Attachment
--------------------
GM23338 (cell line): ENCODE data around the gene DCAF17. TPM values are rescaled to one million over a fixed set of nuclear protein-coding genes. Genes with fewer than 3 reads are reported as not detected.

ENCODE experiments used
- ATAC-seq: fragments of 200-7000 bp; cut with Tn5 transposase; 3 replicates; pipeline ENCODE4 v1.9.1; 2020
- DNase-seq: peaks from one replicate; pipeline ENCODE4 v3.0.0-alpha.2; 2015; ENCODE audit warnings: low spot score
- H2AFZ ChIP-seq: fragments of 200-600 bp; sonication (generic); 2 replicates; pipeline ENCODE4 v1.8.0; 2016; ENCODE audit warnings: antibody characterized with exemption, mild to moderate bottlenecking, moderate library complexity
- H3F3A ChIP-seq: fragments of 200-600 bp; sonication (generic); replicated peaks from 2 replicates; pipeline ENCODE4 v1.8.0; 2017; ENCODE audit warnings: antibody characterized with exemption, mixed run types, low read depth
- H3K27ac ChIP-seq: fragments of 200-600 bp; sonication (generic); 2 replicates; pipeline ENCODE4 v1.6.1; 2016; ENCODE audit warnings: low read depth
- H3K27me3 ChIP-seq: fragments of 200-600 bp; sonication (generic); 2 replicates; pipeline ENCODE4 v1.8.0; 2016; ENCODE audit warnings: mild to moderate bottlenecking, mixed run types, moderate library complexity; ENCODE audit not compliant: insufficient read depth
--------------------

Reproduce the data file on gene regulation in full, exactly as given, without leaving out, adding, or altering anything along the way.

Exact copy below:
GM23338 (cell line): ENCODE data around the gene DCAF17. TPM values are rescaled to one million over a fixed set of nuclear protein-coding genes. Genes with fewer than 3 reads are reported as not detected.

ENCODE experiments used
- ATAC-seq: fragments of 200-7000 bp; cut with Tn5 transposase; 3 replicates; pipeline ENCODE4 v1.9.1; 2020
- DNase-seq: peaks from one replicate; pipeline ENCODE4 v3.0.0-alpha.2; 2015; ENCODE audit warnings: low spot score
- H2AFZ ChIP-seq: fragments of 200-600 bp; sonication (generic); 2 replicates; pipeline ENCODE4 v1.8.0; 2016; ENCODE audit warnings: antibody characterized with exemption, mild to moderate bottlenecking, moderate library complexity
- H3F3A ChIP-seq: fragments of 200-600 bp; sonication (generic); replicated peaks from 2 replicates; pipeline ENCODE4 v1.8.0; 2017; ENCODE audit warnings: antibody characterized with exemption, mixed run types, low read depth
- H3K27ac ChIP-seq: fragments of 200-600 bp; sonication (generic); 2 replicates; pipeline ENCODE4 v1.6.1; 2016; ENCODE audit warnings: low read depth
- H3K27me3 ChIP-seq: fragments of 200-600 bp; sonication (generic); 2 replicates; pipeline ENCODE4 v1.8.0; 2016; ENCODE audit warnings: mild to moderate bottlenecking, mixed run types, moderate library complexity; ENCODE audit not compliant: insufficient read depth